Lessons from potentially habitable planets could have deep resonance

That’s Maths: Significance of Kepler’s theory on orbital periods shown in Trappist-1A

The Pythagoreans believed that the planets generate sounds as they move through the cosmos. The idea of the harmony of the spheres was brought to a high level by Johannes Kepler in his book Harmonices Mundi, where he identified many simple relationships between the orbital periods of the planets. Kepler's idea was not much supported by his contemporaries but in recent times astronomers have come to realise that resonances among the orbits has a crucial dynamical function.

Resonances can greatly increase the stability of planetary configurations by preventing close encounters and collisions. In our solar system, Neptune and Pluto are in a 3:2 resonance. For every three orbits of Neptune around the sun, Pluto completes two orbits. Recently a remarkable resonant system has been discovered orbiting a far-away star.

Many if not most stars are orbited by planets, just as the sun is orbited by the Earth. There are probably billions of exoplanets in our galaxy, about the same size as the Earth and with similar surface temperature. The evidence of exoplanets is indirect but, with new telescopes, we’ll be able, within 10 or 20 years, to observe some of those Earth-like planets directly. This should tell us if they have continents and oceans, and reveal any signs of life.

A seven-planet resonant chain

The star Trappist-1A, located about 40 light years away, is one-twelfth the size of the sun. This star is orbited by seven planets similar in size and mass to Earth. All the planets cross the face of the star, and they were discovered from the regular shadows that they cast during transit. This enables us to measure their orbital periods and calculate their sizes.


Trappist-1A, only slightly larger than Jupiter, is an ultra-cool dwarf, much weaker than the sun but, since the planets are closer to it, they receive an amount of light similar to the planets in the solar system. The seven planets form a Laplace resonance-chain: their orbital times are in small-number ratios, with three-body resonances linking every member.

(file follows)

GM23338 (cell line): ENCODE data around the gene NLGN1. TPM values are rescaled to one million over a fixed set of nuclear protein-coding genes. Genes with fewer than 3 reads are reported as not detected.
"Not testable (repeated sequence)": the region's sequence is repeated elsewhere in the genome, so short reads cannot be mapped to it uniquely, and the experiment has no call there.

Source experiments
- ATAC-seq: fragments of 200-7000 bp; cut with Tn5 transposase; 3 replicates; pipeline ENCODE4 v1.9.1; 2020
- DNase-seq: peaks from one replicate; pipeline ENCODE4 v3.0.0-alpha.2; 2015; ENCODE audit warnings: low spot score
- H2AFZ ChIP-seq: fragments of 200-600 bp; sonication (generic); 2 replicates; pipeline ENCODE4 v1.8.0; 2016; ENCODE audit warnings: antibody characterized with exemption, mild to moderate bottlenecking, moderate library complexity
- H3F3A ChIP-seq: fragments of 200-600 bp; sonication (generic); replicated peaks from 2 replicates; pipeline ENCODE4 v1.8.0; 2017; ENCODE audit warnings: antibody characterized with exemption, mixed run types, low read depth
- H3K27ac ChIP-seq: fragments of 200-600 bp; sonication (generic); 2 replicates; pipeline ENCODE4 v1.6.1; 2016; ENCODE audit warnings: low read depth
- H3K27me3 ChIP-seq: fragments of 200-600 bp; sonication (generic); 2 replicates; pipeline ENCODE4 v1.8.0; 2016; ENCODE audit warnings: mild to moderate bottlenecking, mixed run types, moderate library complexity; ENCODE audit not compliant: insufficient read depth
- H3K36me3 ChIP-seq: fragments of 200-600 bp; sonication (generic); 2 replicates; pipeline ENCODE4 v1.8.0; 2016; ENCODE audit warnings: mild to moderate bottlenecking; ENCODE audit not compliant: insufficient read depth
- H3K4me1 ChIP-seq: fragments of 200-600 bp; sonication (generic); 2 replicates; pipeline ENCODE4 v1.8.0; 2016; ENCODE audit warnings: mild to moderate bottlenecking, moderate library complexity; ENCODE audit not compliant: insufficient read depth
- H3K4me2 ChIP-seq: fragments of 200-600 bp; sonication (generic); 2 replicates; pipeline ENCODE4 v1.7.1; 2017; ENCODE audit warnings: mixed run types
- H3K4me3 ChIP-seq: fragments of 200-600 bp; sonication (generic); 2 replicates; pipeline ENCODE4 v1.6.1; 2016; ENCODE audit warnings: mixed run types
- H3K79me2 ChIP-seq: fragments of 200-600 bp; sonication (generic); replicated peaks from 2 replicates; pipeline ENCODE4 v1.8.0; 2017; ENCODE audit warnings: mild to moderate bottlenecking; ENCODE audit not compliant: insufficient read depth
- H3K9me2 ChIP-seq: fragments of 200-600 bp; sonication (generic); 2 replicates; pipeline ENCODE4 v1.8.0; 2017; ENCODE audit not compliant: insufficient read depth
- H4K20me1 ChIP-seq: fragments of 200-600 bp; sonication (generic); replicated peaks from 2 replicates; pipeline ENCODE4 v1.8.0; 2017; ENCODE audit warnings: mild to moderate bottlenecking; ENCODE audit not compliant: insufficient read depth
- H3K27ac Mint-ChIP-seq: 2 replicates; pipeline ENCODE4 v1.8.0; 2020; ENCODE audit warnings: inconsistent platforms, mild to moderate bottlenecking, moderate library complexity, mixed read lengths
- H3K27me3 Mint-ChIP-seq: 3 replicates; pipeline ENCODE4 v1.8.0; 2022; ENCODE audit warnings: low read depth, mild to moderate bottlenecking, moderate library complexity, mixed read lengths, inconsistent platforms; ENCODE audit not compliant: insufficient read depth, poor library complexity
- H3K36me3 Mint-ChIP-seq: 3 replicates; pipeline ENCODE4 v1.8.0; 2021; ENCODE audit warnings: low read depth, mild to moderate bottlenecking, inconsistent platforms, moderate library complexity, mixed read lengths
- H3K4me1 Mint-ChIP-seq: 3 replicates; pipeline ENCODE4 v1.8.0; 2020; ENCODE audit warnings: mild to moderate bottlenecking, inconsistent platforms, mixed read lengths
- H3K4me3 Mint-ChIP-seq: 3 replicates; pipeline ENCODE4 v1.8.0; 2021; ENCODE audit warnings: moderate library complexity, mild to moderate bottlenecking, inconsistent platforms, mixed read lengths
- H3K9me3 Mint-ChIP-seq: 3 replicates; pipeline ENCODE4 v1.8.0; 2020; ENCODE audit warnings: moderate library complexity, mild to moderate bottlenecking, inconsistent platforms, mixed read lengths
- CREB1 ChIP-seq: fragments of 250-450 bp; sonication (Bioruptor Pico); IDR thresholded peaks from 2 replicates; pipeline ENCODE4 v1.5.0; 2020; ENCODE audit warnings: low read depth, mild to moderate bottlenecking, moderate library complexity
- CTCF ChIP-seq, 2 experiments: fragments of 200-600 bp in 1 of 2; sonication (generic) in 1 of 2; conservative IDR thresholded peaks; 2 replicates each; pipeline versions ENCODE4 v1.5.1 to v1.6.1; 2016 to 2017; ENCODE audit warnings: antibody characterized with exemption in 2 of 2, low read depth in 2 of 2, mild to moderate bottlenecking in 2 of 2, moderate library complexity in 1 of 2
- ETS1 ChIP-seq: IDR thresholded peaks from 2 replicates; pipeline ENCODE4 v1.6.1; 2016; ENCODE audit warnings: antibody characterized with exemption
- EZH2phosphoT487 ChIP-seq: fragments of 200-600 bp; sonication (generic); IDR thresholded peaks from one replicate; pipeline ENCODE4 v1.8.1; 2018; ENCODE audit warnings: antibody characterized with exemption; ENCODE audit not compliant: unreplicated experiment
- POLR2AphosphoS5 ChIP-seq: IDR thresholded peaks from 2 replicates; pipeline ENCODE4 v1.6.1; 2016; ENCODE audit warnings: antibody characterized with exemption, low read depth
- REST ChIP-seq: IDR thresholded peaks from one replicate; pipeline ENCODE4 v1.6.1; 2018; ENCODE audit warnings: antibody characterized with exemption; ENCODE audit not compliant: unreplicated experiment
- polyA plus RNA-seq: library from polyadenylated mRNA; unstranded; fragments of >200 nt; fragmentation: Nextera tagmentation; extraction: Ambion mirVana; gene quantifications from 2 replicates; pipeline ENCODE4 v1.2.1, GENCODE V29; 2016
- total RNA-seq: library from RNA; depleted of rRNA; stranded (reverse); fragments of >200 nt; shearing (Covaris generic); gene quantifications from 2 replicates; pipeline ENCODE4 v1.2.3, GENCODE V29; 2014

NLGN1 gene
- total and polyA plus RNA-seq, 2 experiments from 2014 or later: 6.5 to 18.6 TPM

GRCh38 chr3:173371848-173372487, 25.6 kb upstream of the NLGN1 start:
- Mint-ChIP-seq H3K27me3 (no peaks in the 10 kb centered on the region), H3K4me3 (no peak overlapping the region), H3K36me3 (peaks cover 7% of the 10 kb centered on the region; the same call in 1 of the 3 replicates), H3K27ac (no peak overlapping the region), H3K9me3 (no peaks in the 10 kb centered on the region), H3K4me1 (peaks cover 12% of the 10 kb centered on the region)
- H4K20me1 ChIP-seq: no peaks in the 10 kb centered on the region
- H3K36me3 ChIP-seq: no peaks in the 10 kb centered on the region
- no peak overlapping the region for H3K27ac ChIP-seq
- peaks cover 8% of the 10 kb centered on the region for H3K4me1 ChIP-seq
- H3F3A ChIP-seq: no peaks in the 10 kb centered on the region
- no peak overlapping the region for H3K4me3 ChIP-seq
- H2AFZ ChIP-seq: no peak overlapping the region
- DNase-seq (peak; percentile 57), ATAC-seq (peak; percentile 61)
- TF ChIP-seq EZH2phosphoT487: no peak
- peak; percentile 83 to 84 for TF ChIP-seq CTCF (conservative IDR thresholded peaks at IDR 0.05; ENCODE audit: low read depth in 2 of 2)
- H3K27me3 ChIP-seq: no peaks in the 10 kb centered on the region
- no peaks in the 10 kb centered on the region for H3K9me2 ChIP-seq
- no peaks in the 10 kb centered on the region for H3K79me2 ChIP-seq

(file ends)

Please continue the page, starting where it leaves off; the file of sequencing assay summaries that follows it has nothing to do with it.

For every two orbits of the outermost planet, the next one in completes three orbits, the next one completes four, and so on. The full sequence is 2, 3, 4, 6, 9,15, 24, giving ratios between orbits of 3:2, 4:3, 3:2, 3:2, 5:3 and 8:5. The simple whole number relationships between the periods are similar to the ratios between musical notes that produce pleasant and harmonic sounds. These resonant ratios keep the Trappist-1 system stable.

All seven planets of Trappist-1 are temperate and could sustain liquid water. Three of them appear habitable, receiving about as much energy as the Earth receives from the sun. Life on a Trappist planet would be fascinating. The central star would appear very large and neighbouring planets would appear as large as our moon, but move across the sky much faster.

Astrologers believe that different ages, lasting about 2,000 years, result from the precession of the equinoxes, a slow wobble of the Earth’s axis. An age is determined by the zodiacal constellation in which the sun is located at the vernal equinox. It seems we are now in the Age of Pisces, to be followed by the Age of Aquarius. The date of commencement of the new age, according to different calculations, ranges between AD1447 and AD3597, giving us some flavour of the precision of astrology.

Trappist-1 is in the constellation of Aquarius. Many astrologers argue that the Age of Aquarius is the time when human consciousness is greatly expanded, truths are revealed and we gain control of our destiny. Let us hope that in 2019 “peace will guide the planets and love will steer the stars”.

Peter Lynch is emeritus professor at UCD School of Mathematics & Statistics – he blogs at thatsmaths.com